Bartlett, Ill. — Herrmann Ultraschaltechnik GmbH & Co. KG first brought its technology for ultrasonic welding of plastics to North America 25 years ago.
The Karlsbad, Germany-based company's unit in Bartlett — near Chicago — celebrated the milestone with a special celebration day in September. And the event gave the company an opportunity to show off yet another plastics technology specialty from its homeland: a German-style apprenticeship program.
This year Herrmann Ultrasonics Inc. is participating for the first time in an apprenticeship program with the German American Chambers of Commerce and the Illinois Consortium for Advanced Technical Training. The company selected a student from a local Chicago-area high school who is now receiving training at Herrmann Ultrasonics, plus classes at Harper Community College.
At the end of the program the student will have an associate's degree, three years of training and experience at the company, and full German certification as a maintenance technician.
“That's the gold standard,” and the reason why the apprenticeship is so important, said Mark Tomkins, president and CEO of the German American Chamber of Commerce of the Midwest Inc.
Tomkins attended the Herrmann Ultrasonics 25-year-anniversary celebration on Sept. 10-11.
The commitment from the company is significant. Herrmann Ultrasonics is paying all the tuition costs, plus for all the time and materials necessary for three years of on-the-job training.
Uwe Peregi, executive vice president and general manager of Herrmann Ultrasonics, is personally invested in the program too — he's active on the board that's putting together the local version of the apprenticeship program.
Why is the company's top local official involved in the program? As he explains it, it's because he's sold on the concept.
Maybe that's because he was once a young apprentice himself — in his case in his native Switzerland, not Germany.
“I was the initiator at Herrmann,” Peregi said. “I heard about it and I said, ‘OK, we're on board.' Because that's what happened to me. In Switzerland, I was an apprentice for machine mechanics. I understand the importance of hands-on training.”
Tomkins said the German American Chamber has similar apprentice programs around the United States, and they are open to all manufacturing companies — not just those with a German pedigree, like Herrmann Ultrasonics. Lately there's more interest in the programs because of the widely reported shortage of young workers with technical training, and the looming retirement of the baby boomers who currently hold so many of those jobs.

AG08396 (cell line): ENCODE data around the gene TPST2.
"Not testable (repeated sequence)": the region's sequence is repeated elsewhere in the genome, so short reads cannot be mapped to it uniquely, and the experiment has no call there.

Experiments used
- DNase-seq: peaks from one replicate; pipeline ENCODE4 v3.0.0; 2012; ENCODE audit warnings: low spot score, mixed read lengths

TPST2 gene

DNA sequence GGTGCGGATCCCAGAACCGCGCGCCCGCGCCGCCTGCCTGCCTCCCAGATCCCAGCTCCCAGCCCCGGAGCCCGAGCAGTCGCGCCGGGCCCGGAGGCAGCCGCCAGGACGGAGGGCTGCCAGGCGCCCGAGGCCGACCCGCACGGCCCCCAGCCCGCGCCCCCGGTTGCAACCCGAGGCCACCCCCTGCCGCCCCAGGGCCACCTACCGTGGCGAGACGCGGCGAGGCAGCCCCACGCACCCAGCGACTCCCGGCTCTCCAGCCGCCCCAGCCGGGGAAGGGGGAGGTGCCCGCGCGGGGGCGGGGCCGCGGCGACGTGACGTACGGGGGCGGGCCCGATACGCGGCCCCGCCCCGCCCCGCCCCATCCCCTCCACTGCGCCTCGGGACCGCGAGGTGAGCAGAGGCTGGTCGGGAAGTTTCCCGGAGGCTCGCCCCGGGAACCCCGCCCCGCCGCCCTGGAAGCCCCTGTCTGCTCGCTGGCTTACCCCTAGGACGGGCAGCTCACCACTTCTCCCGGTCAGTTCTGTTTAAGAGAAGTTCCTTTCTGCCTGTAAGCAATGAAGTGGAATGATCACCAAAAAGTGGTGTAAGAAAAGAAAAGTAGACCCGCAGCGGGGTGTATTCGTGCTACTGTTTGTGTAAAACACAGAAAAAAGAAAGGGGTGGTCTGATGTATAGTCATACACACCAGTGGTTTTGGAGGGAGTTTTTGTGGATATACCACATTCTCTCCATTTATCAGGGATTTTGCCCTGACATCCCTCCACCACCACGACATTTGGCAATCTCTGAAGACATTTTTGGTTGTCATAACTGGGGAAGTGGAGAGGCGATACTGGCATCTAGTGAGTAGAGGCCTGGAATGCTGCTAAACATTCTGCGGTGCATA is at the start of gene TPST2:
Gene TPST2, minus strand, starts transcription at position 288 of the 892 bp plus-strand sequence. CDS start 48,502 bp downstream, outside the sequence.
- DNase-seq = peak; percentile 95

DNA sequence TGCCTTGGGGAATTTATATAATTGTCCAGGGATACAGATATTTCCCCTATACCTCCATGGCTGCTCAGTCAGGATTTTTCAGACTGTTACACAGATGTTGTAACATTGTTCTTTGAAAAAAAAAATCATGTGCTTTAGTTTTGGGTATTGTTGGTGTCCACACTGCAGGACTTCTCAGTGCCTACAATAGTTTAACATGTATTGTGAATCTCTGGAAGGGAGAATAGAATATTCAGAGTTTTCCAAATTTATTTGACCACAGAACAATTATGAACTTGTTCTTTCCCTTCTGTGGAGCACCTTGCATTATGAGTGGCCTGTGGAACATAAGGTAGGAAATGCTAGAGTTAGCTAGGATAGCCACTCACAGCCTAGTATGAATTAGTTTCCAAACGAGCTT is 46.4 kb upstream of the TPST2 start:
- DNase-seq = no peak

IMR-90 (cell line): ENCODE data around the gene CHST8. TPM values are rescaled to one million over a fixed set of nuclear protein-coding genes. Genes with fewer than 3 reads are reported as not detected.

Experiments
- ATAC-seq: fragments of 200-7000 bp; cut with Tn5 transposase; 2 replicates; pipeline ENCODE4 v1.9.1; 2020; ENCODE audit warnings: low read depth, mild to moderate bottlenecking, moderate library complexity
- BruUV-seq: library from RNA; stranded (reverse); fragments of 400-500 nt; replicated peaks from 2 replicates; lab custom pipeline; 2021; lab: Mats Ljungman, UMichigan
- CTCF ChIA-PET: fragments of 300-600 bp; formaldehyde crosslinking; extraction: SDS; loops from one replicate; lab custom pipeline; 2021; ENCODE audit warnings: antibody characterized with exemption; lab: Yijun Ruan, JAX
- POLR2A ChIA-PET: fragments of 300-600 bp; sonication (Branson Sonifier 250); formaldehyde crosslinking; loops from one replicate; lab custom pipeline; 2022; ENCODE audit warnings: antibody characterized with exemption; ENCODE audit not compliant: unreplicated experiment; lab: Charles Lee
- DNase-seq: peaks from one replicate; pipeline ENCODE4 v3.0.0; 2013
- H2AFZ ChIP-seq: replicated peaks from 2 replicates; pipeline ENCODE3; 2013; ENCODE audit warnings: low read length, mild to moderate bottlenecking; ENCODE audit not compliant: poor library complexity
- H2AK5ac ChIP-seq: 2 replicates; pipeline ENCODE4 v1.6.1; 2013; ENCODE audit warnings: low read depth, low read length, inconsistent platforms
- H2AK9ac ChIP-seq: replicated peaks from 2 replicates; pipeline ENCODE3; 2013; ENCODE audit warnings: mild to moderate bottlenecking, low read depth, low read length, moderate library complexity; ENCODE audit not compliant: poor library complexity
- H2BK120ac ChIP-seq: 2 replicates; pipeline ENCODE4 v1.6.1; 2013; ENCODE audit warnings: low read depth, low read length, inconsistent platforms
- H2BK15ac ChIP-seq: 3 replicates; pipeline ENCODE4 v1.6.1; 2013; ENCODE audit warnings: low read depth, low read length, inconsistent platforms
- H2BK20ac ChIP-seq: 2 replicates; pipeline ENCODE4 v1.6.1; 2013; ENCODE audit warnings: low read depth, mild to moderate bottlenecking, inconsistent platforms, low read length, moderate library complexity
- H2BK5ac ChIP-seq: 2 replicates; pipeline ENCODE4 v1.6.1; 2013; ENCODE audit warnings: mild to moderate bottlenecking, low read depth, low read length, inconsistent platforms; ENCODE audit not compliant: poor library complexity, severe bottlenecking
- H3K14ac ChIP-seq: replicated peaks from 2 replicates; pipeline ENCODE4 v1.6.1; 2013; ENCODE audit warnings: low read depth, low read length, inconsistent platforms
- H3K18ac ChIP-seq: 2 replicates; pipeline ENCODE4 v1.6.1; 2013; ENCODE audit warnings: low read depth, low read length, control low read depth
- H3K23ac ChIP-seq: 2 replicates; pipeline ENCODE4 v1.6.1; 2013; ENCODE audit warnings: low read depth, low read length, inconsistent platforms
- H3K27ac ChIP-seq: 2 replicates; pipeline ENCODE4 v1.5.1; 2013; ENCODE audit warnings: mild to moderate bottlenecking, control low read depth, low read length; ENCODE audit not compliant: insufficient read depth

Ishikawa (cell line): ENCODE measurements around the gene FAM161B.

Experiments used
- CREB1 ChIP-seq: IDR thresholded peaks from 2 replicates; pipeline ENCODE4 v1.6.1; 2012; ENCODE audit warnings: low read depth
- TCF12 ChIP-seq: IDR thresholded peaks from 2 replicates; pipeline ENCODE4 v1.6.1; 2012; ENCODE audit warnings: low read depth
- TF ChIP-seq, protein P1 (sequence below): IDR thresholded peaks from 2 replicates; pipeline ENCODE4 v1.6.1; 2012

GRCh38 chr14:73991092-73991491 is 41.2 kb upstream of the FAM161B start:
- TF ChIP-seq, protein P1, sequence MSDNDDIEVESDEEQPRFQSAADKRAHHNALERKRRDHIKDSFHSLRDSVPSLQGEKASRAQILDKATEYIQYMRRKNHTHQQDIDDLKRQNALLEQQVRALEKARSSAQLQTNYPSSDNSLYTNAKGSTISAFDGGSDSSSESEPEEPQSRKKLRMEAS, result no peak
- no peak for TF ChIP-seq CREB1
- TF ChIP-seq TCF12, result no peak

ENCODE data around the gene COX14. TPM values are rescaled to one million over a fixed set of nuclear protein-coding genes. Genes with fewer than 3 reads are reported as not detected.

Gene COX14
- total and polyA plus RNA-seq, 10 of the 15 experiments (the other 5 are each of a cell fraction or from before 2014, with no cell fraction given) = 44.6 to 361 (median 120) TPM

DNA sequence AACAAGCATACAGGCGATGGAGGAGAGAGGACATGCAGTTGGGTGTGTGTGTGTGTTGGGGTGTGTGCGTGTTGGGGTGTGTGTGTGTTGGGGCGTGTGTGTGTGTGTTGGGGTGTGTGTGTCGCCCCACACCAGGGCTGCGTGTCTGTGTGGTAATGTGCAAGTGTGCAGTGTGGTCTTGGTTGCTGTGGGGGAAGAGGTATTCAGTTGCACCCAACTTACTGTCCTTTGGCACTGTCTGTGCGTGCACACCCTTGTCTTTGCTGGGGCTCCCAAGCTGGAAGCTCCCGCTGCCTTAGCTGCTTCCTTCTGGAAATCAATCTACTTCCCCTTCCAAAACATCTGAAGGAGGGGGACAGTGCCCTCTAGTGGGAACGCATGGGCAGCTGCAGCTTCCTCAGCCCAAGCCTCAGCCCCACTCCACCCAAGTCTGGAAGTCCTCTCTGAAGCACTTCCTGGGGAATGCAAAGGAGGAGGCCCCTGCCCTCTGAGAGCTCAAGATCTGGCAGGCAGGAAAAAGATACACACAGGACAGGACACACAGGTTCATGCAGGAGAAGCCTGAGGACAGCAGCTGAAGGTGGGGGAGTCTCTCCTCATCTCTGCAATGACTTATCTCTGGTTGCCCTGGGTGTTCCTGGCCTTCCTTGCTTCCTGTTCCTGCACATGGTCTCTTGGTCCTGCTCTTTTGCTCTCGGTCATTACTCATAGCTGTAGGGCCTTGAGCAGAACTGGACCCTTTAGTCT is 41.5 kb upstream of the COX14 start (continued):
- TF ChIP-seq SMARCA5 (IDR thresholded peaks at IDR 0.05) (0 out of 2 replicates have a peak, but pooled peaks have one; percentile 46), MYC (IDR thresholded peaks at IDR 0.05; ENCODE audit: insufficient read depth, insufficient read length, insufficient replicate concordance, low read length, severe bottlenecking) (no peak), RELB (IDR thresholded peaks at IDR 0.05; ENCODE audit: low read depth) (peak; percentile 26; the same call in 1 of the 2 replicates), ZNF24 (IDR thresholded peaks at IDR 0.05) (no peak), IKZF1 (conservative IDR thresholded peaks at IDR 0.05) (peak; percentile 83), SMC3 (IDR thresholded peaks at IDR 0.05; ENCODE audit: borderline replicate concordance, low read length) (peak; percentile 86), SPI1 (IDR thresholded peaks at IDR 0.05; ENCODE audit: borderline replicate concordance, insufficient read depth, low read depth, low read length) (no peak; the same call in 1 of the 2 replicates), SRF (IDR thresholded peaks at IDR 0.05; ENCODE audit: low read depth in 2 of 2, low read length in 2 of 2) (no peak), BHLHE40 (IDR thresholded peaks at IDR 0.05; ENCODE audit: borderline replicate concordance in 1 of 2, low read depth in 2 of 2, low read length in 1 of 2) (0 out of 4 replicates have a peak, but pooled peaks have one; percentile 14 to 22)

“There is a strong need for this program. There's nobody new coming into the pipeline, the pool is shrinking,” Tomkins said.
More than 150 customers came to Bartlett on Sept. 10-11 for the Anniversary celebration, which also featured workshops by representatives from Proto Labs, Dow Chemical Co. and Clemson University.
Herrmann Ultrasonics has come a long way in 25 years, starting as a small office headed by Thomas Herrmann — now the president and CEO of the parent company in Germany.
Herrmann Ultraschaltechnik was founded by Walter Herrmann, Thomas Herrmann's father, in 1961.
“He had the vision to make ultrasonic welding robust and useful,” Thomas Herrmann said at the anniversary party in Bartlett.
Thomas Herrmann recalled some of the company's early customers, including Hewlett Packard, which used the machine to sonic weld its ink-jet cartridges, and Motorola, which used sonic welding on the housing of the very thin Micro TAC batteries in the first flip phone.
“How did I win HP? I was able to teach them and really help them understand the process,” Herrmann said. The company has always put a premium on customer training, with seminars scheduled throughout the United States.
Hermann Ultrasonics moved into its current location in Bartlett in 2006. The 20,000-square-foot building has three laboratories and space for assembly, parts and service, and tooling. The company is just about maxed out on space in the plant now, and is preparing to expand, Peregi said. Expect it to announce plans to add up to 10,000 square feet of space in the future.
Some of the current major markets for the company include automotive parts, medical devices and pouches made of flexible film — salad bags are a prime example. Ultrasonic welding has advantages in this application because bits of lettuce can't cause problems - the ultrasonic welder seals bags right through any potential seam contaminant.
Herrmann gave a special mention at the ceremony to his former partner in the United States, John Legat, the founder and owner of Trans Tech America Inc. Herrmann Ultrasonics started as a 50/50 joint venture with Legat, who died in car accident in 1997.
Today Herrmann Ultrasonics is 100 percent family owned and experiencing strong growth. Peregi said the company recorded record sales last year, and is on pace to beat that record in 2015.
“We have seen growth in existing markets and of course in new applications where ultrasonic welding is replacing other technologies,” Peregi said.
More than 150 customers came to Bartlett on Sept. 10-11 for the event, which also featured workshops by representatives from Proto Labs, Dow Chemical Co. and Clemson University.